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Media Regulation
 
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Principles

Biblical principles that guide our approach to media regulation are care of the vulnerable and respect for human dignity and religious freedom. Violent and explicitly sexual portrayals reduce people to objects to be manipulated for one's own advantage or pleasure, thus debasing the personhood of the victim. This objectification of the victim violates the dignity we all share by virtue of our being created in the image of God.

The Issue

What we see shapes our attitudes and actions. Evidence of this is found in the billions of dollars spent annually on advertising. The National Foundation for Family Research and Education (NFFRE) examined 74 studies on the impact of pornography, and found a clear and consistent link between viewing pornography and sexually deviant behaviours and attitudes.[1

Exposure to portrayals of violence can desensitize a person and, in particular, a child to the effects of violence, and can foster a sense of hopelessness and fear. Sexually explicit programing may focus only on the sexual dimension of human nature to the exclusion of all else, distorting the viewers' perspective of people, their worth and their proper place in society.

While parents are primarily responsible for their children, the broadcasting industry and  government regulators bear responsibility for regulating offensive programing. Some parents groups and media monitoring agencies have questioned whether voluntary codes are effectively protecting children from violent content on television. The V-chip was introduced in 2001 as one way parents can protect their children from violence on television.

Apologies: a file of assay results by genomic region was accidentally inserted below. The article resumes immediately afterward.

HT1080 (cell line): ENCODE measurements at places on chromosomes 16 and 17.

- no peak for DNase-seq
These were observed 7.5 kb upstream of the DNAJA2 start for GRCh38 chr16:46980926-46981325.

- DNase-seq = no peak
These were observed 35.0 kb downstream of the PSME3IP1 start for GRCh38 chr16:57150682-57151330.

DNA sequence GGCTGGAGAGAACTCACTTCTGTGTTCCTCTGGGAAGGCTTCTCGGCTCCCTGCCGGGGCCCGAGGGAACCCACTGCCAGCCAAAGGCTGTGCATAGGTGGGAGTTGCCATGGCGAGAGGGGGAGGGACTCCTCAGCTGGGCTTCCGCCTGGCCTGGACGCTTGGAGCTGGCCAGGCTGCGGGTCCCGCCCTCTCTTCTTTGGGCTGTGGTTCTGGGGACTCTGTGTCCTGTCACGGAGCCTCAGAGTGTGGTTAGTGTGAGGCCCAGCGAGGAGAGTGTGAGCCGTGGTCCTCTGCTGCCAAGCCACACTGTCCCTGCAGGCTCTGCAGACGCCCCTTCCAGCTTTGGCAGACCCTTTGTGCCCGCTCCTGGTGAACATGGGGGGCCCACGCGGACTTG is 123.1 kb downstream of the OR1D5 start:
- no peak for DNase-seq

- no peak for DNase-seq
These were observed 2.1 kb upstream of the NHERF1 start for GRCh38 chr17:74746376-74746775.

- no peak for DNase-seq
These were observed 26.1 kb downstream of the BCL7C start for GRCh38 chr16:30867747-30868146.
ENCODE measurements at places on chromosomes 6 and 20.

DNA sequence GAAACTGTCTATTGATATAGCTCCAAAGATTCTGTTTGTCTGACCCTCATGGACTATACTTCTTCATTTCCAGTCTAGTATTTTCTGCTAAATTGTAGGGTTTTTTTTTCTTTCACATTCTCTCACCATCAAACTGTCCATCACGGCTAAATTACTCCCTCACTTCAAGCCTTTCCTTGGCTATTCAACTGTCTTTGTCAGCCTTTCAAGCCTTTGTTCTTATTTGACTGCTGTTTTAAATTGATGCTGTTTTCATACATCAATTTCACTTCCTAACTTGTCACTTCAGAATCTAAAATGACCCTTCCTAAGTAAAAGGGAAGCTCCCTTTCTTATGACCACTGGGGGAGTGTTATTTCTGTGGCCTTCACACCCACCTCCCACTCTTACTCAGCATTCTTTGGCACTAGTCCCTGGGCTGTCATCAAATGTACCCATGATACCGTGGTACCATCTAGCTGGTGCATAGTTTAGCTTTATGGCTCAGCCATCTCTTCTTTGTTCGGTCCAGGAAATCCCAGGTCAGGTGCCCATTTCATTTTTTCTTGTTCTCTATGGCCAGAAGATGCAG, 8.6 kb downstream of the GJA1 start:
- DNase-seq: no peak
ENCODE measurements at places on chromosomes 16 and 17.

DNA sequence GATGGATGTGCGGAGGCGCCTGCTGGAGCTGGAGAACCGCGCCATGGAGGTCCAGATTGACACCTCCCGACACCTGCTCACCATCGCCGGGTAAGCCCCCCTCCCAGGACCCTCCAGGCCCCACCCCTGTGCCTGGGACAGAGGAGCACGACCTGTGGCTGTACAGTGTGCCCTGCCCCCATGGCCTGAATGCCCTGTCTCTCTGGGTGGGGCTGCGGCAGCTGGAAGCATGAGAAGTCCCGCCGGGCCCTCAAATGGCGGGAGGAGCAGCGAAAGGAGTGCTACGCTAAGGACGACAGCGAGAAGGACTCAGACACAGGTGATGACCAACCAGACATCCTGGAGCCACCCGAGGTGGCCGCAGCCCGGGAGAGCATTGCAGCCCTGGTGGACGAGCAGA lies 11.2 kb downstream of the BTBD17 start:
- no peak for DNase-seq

After holding a public consultation in 1998, the Canadian Radio-television Telecommunications Commission (CRTC) decided that it was not within its mandate to regulate the Internet. While the Criminal Code provisions apply to the Internet, the international and technological nature of the Internet makes detection and enforcement difficult. 

The CRTC regulates religious broadcasting through its religious broadcasting policy. Single-faith broadcasters are required to include "balance" in their programing by providing broadcasting time for other faiths, as a condition of getting a broadcast licence.

Footnote

[1] E. Oddone Paolucci, M. Genuis and C. Violato, The Effects of Pornography on Attitudes and Behaviours in Sexual and Intimate Relationships, National Foundation for Family Research and Education, Calgary, Alberta, 1999, p. 18.

Issue: Media Regulation

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Related Issue: Pornography


Helpful links

The Centre for Faith and the Media provides resources to encourage the media to portray a postive view of religion.

   
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